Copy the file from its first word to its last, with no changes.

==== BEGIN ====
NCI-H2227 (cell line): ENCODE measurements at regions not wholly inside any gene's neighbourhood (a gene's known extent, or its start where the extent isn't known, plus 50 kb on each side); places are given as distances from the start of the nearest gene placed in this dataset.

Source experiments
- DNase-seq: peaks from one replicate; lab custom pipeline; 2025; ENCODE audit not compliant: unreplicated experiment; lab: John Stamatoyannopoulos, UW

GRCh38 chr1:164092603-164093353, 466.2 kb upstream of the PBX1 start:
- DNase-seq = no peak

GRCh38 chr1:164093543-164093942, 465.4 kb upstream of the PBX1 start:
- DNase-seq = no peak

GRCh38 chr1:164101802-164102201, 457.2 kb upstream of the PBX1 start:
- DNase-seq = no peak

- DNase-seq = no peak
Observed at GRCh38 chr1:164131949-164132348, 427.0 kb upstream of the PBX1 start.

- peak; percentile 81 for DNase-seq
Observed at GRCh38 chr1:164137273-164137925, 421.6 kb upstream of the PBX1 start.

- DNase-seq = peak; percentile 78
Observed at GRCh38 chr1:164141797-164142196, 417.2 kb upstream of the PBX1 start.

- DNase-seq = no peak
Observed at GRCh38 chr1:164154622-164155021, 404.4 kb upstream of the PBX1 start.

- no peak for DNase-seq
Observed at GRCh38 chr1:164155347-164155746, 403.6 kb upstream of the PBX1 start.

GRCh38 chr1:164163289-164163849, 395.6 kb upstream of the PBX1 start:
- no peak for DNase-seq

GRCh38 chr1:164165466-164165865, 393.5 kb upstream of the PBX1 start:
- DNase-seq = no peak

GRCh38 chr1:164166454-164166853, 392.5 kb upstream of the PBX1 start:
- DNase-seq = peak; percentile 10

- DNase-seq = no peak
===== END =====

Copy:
NCI-H2227 (cell line): ENCODE measurements at regions not wholly inside any gene's neighbourhood (a gene's known extent, or its start where the extent isn't known, plus 50 kb on each side); places are given as distances from the start of the nearest gene placed in this dataset.

Source experiments
- DNase-seq: peaks from one replicate; lab custom pipeline; 2025; ENCODE audit not compliant: unreplicated experiment; lab: John Stamatoyannopoulos, UW

GRCh38 chr1:164092603-164093353, 466.2 kb upstream of the PBX1 start:
- DNase-seq = no peak

GRCh38 chr1:164093543-164093942, 465.4 kb upstream of the PBX1 start:
- DNase-seq = no peak

GRCh38 chr1:164101802-164102201, 457.2 kb upstream of the PBX1 start:
- DNase-seq = no peak

- DNase-seq = no peak
Observed at GRCh38 chr1:164131949-164132348, 427.0 kb upstream of the PBX1 start.

- peak; percentile 81 for DNase-seq
Observed at GRCh38 chr1:164137273-164137925, 421.6 kb upstream of the PBX1 start.

- DNase-seq = peak; percentile 78
Observed at GRCh38 chr1:164141797-164142196, 417.2 kb upstream of the PBX1 start.

- DNase-seq = no peak
Observed at GRCh38 chr1:164154622-164155021, 404.4 kb upstream of the PBX1 start.

- no peak for DNase-seq
Observed at GRCh38 chr1:164155347-164155746, 403.6 kb upstream of the PBX1 start.

GRCh38 chr1:164163289-164163849, 395.6 kb upstream of the PBX1 start:
- no peak for DNase-seq

GRCh38 chr1:164165466-164165865, 393.5 kb upstream of the PBX1 start:
- DNase-seq = no peak

GRCh38 chr1:164166454-164166853, 392.5 kb upstream of the PBX1 start:
- DNase-seq = peak; percentile 10

- DNase-seq = no peak